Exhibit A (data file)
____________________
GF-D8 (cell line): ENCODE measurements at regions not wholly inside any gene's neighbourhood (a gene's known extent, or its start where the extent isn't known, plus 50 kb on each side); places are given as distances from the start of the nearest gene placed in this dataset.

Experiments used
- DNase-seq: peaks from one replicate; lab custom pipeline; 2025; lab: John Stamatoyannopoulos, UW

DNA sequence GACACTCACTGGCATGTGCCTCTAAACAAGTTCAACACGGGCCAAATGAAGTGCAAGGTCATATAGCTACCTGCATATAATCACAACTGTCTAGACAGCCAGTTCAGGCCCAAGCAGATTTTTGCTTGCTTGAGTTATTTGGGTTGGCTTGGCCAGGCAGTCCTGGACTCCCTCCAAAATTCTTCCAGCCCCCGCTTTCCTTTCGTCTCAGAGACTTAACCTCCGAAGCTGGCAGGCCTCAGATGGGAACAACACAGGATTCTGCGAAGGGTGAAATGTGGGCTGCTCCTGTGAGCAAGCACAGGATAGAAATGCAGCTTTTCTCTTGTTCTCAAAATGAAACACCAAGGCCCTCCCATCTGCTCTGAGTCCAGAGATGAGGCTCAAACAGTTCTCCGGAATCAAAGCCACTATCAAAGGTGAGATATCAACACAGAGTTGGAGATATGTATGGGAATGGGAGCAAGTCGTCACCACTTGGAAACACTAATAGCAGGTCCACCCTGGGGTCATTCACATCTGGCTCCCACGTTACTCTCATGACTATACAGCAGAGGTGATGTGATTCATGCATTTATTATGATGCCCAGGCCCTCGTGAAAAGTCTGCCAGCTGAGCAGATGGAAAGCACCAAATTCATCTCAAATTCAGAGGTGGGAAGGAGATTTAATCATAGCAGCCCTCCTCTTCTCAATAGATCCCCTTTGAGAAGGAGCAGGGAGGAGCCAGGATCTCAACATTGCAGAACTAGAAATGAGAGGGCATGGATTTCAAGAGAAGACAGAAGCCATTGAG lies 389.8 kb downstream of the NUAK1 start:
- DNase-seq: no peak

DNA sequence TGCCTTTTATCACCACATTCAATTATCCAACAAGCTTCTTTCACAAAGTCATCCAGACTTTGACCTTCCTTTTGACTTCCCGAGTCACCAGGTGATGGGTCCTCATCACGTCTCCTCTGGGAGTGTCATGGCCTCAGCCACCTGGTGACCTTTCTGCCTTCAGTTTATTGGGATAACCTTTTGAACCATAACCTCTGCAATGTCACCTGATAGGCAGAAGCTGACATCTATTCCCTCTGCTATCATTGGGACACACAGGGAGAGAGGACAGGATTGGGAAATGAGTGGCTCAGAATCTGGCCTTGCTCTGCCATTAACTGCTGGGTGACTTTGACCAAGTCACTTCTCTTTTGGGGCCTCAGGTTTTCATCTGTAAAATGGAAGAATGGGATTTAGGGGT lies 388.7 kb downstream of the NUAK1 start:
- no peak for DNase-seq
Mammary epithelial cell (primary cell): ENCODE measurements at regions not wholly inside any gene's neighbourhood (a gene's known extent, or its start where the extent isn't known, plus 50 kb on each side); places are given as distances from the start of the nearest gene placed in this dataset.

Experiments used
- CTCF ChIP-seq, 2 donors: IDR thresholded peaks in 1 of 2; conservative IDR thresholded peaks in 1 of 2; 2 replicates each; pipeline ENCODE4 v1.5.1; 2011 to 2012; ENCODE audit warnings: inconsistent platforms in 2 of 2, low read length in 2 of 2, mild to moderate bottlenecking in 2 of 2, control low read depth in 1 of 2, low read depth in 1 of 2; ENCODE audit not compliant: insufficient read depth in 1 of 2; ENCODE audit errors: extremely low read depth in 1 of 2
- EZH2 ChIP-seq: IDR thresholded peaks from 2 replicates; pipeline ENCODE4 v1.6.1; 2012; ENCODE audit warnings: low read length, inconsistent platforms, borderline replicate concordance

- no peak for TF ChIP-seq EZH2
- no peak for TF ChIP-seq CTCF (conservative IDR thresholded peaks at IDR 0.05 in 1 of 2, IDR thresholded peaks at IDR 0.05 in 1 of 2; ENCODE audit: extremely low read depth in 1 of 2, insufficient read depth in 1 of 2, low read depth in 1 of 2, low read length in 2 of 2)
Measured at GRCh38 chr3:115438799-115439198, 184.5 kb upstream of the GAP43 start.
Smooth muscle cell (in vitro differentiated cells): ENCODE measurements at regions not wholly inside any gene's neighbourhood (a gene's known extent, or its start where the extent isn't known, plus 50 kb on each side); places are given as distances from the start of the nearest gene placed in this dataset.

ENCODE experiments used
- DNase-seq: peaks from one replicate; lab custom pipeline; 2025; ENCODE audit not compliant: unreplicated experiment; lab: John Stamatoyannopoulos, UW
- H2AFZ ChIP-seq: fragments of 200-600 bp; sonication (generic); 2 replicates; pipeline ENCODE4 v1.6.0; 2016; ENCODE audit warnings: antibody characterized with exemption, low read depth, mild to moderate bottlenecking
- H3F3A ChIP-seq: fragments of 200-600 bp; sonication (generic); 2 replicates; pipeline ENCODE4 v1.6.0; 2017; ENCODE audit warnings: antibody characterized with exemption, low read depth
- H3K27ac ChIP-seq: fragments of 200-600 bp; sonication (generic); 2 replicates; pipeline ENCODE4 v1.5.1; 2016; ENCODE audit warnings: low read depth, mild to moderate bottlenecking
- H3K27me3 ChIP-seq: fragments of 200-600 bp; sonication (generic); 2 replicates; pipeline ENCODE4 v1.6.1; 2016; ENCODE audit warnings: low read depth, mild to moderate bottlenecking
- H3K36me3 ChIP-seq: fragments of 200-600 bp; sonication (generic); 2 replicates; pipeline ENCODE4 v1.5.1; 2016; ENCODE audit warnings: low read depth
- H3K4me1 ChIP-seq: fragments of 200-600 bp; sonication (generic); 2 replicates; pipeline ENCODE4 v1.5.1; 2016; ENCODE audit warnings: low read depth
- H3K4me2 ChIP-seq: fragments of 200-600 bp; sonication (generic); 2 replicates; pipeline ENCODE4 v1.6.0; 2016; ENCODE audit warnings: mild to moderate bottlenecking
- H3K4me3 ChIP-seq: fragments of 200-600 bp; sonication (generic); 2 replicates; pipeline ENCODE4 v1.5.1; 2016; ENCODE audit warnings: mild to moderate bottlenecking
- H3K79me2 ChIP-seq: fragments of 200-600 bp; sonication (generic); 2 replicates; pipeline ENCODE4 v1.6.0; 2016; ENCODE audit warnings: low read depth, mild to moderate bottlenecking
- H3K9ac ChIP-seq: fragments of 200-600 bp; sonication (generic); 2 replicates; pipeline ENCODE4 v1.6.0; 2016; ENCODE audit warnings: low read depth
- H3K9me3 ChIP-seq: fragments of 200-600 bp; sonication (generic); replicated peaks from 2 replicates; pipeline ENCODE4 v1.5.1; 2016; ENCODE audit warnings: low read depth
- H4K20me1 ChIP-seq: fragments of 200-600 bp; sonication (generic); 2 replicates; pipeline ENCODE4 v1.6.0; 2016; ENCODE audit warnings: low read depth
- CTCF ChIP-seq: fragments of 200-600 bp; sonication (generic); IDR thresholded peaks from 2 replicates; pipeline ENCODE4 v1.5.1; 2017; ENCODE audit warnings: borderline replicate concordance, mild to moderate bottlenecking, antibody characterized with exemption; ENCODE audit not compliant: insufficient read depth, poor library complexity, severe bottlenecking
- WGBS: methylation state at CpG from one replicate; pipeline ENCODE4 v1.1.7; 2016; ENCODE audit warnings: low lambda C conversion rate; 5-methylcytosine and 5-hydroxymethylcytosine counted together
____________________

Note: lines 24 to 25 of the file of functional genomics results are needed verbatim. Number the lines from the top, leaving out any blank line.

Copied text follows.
- H3K4me2 ChIP-seq: fragments of 200-600 bp; sonication (generic); 2 replicates; pipeline ENCODE4 v1.6.0; 2016; ENCODE audit warnings: mild to moderate bottlenecking
- H3K4me3 ChIP-seq: fragments of 200-600 bp; sonication (generic); 2 replicates; pipeline ENCODE4 v1.5.1; 2016; ENCODE audit warnings: mild to moderate bottlenecking